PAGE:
In 1303 Hugh de Beauchamp and Ralph of Stocklinch held lands in South Illeigh and Knowle under Matthew de Esse and Humphrey de Kail. (fn. 29) This indicates an earlier subinfeudation of Knowle with Chaffcombe manor by Alan de Furneaux or Geoffrey his son to Oliver Avenel (d. c. 1226), and a subsequent descent with the halves of Chaffcombe manor through Avenel's daughters. The estate was subdivided, the Beauchamp half ultimately becoming the manor of KNOWLE ST. GILES, and the Stocklinch half comprising the farm or manor and mills of Illeigh. By 1386 two thirds of the Beauchamp lands in Knowle had been granted to John Dillington, probably in right of Elizabeth his wife, for life together with the reversion of the remaining third on Nicholas Buller's death. Thereafter the lands were to pass to Thomas and Joan Buller and their descendants. (fn. 30) When James Goodwin purchased John (VI) Buller's moiety of Chaffcombe manor in 1612 he was also offered Knowle manor for £800, but refused it. (fn. 31) In the same year Buller sold Knowle to William Powell, archdeacon of Bath (d. 1614), (fn. 32) who was succeeded by his son Samuel (I) Powell (d. 1656–7). (fn. 33) The manor then passed by successive sons to Marmaduke (d. 1682), Samuel (II) (d. 1722), Samuel (III) (d. 1738), and Samuel (IV) (d. 1739). (fn. 34) Sarah Powell (d. 1783), mother of the last, executed leases in Knowle until her second son Henry (d. 1769) came of age, and on his death she and her daughter Mary acted as joint lords. (fn. 35) Mary Powell (d. 1787) succeeded her mother and, on her death, the manor passed to her cousin the Revd. Thomas Alford (d. 1805) of Ashill, grandson of Samuel (III) Powell's sister Frances. (fn. 36) Alford agreed to sell the estate to Lord Poulett in 1797, although the sale was completed by Alford's widow Sarah, and son Edward in 1811. (fn. 37) Thereafter the manor descended through successive Earls Poulett, the lordship being omitted from the sale of the estate in 1912. (fn. 38) William John Norton was described as lord between 1927 and 1931, (fn. 39) but no subsequent reference to the manor has been traced, nor any mention of a manorhouse.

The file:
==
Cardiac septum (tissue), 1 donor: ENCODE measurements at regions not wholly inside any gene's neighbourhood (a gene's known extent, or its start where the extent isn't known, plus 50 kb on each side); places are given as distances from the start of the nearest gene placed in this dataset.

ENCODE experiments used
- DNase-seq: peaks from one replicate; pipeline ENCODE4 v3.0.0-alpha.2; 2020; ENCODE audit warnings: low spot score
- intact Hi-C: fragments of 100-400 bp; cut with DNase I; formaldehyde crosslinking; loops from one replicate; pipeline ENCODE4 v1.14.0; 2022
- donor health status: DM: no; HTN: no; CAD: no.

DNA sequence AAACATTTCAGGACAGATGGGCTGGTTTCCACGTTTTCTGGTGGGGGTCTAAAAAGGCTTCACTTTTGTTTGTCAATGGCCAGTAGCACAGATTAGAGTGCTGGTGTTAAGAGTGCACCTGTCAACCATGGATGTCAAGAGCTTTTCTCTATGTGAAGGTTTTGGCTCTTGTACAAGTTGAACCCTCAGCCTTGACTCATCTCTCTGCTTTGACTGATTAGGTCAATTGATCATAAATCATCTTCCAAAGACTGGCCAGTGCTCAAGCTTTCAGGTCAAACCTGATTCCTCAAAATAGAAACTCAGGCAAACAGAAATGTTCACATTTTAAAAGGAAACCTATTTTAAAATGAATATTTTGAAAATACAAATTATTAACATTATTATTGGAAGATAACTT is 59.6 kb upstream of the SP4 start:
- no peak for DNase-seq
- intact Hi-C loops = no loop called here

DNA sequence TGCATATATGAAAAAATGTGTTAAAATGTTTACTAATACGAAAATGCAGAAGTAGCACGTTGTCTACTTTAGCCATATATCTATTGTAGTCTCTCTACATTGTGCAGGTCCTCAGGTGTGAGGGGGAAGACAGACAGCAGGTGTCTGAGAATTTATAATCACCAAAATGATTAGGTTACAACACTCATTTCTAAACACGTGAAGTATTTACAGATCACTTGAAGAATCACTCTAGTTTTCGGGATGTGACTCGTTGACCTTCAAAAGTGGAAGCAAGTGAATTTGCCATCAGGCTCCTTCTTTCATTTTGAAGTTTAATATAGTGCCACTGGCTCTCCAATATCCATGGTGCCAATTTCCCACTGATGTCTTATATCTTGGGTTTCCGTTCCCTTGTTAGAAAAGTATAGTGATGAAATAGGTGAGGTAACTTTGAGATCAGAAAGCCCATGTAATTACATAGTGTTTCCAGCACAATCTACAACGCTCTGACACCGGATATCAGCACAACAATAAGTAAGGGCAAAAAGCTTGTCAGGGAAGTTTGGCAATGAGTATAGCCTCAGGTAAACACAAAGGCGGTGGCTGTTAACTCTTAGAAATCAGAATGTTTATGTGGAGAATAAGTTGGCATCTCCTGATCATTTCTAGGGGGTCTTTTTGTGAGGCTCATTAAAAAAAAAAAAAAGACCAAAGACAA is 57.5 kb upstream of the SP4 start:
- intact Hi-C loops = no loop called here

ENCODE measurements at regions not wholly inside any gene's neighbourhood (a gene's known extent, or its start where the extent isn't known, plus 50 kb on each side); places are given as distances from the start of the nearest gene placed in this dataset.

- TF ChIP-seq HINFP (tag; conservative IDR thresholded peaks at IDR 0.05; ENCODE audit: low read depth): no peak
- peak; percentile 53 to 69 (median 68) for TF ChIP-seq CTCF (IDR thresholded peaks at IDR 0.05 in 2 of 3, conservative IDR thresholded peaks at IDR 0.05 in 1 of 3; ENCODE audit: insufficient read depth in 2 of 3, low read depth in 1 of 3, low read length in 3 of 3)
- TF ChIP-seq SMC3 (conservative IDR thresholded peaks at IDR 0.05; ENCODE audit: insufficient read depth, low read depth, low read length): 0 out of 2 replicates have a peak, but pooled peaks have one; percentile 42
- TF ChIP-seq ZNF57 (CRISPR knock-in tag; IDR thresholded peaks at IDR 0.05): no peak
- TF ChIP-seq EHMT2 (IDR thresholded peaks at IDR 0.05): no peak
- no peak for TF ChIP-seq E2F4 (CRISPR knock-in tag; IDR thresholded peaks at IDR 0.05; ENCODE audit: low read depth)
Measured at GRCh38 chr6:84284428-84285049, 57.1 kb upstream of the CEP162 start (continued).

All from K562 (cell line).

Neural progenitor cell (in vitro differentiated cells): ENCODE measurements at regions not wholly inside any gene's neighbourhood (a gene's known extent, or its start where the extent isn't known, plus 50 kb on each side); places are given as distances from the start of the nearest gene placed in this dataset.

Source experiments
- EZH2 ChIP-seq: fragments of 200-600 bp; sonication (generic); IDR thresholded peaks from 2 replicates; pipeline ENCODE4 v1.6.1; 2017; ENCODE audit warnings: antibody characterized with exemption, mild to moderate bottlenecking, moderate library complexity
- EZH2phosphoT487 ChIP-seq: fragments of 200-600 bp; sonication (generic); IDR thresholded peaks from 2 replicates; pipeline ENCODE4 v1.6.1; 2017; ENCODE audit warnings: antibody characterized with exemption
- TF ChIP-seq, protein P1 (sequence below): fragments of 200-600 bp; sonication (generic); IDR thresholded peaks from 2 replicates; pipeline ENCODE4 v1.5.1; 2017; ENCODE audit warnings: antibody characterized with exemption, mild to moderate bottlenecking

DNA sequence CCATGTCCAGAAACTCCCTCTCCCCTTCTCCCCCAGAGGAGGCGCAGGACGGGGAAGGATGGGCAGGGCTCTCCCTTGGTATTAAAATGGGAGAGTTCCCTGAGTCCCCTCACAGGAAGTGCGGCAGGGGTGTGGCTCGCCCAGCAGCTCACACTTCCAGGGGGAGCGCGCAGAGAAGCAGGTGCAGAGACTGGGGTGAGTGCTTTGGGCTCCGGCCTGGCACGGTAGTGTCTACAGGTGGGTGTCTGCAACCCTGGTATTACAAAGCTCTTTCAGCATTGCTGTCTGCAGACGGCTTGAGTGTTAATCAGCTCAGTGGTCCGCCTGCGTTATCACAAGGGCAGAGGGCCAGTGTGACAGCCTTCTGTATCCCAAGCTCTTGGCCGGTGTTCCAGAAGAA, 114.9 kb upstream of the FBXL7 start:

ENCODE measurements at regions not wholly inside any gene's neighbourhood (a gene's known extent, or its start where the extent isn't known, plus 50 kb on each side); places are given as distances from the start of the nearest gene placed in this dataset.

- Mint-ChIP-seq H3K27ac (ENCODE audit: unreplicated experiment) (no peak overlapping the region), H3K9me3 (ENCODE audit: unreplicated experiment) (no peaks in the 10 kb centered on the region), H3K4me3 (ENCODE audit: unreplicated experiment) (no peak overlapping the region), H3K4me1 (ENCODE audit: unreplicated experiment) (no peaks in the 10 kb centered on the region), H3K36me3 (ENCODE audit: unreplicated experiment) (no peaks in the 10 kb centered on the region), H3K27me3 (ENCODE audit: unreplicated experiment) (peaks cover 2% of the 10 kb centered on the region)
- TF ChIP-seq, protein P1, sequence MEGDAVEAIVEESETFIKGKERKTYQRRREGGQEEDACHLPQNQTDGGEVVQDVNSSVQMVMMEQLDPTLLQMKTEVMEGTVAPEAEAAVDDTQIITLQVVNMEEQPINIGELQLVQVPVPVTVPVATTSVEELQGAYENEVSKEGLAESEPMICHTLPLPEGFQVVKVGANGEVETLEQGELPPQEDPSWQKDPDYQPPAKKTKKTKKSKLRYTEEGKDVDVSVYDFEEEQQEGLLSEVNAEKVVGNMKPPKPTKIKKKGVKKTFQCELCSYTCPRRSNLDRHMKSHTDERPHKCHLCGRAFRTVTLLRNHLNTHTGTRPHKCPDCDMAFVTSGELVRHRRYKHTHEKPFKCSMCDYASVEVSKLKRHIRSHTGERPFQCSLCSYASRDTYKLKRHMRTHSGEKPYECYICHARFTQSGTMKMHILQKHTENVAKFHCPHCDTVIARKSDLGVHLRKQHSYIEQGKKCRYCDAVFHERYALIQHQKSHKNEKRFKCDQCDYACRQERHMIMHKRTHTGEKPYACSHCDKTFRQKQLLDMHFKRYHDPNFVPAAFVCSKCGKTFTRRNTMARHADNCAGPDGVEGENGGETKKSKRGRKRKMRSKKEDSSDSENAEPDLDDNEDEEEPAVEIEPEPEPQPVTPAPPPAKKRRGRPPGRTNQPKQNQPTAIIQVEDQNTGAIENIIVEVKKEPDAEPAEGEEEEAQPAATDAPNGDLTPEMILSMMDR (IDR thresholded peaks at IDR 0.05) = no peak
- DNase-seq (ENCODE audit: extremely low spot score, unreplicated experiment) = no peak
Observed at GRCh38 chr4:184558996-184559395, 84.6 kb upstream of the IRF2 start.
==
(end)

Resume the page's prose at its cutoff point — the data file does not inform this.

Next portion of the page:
The manor of ILLEIGH was held T.R.E. by Bruning but by 1086 had been added to Knowle manor and was held by William de Almereio under Roger de Courcelles. (fn. 40) It descended with Knowle until the division between the daughters of Oliver Avenel, when it formed the nucleus of the second half of the Knowle estate and passed with a half of Chaffcombe manor to the Noneton family and their successors. In 1303 it was held by Ralph of Stocklinch and included a carucate of land, 40 a. of meadow, 15 a. pasture, and 5 a. woodland. (fn. 41) The manorial administration was combined, like its ownership, with the Poulett moiety of Chaffcombe in the mid 16th century. (fn. 42) In 1918 Illeigh, then called Knowle farm, was sold by Lord Poulett to the tenant, E. R. Mead. (fn. 43) It passed to John Bale between 1919 and 1923 (fn. 44) and under its present name, Manor farm, was sold by him in 1941 to Mr. L. Maidment, owner in 1973. (fn. 45)
The house was first mentioned in 1303 (fn. 46) and was probably occupied by the Burre family, originally of Essex, who moved to Knowle from Cricket Malherbie between 1573 and 1581. (fn. 47) John Burre (d. c. 1585) was succeeded at Knowle by his son Simpson, the wealthiest inhabitant of the parish in 1628. (fn. 48) The present Manor Farm, of flint and brick with Ham stone dressings and tiled roof, has been totally modernized and has no early internal features.
The capital messuage and farm of WOOD, later WOODHOUSE, was first mentioned in the early 13th century, when John of Wood, of Knowle, held lands in Chaffcombe, (fn. 49) and Andrew of Wood held a virgate of land at Knowle in 1235. (fn. 50) John Buller (d. 1485) held Wood in fee under Knowle manor in 1444 and his family claimed to have held and occupied it from a much earlier date. (fn. 51) Thereafter it descended with the Buller half of Chaffcombe. Alexander Buller (d. 1526) occupied the farm under Lord Daubeney, probably as lord of the hundred, and when the Bullers moved to Lillesdon they leased Wood to George Poulett in 1573. (fn. 52) There followed successive assignments of this lease to occupiers: to John Andrews alias Fry in 1582, to Amias Preston in 1590, and to Simon Courte in 1600. (fn. 53) John (VI) Buller bought the lease from Courte in 1604 and sold it with his half of Chaffcombe to James Goodwin and others in 1612, with which it passed to John Poulett, later Lord Poulett, in 1613. (fn. 54) The farm continued in the Poulett family, being occupied by John Bluet in 1701, until its sale in 1913 to J. W. Davison. (fn. 55) In 1920 he sold it to Holliday Hartley, and Hartley conveyed it in 1924 to Mr. J. G. Vincent, the owner and occupier in 1973. (fn. 56)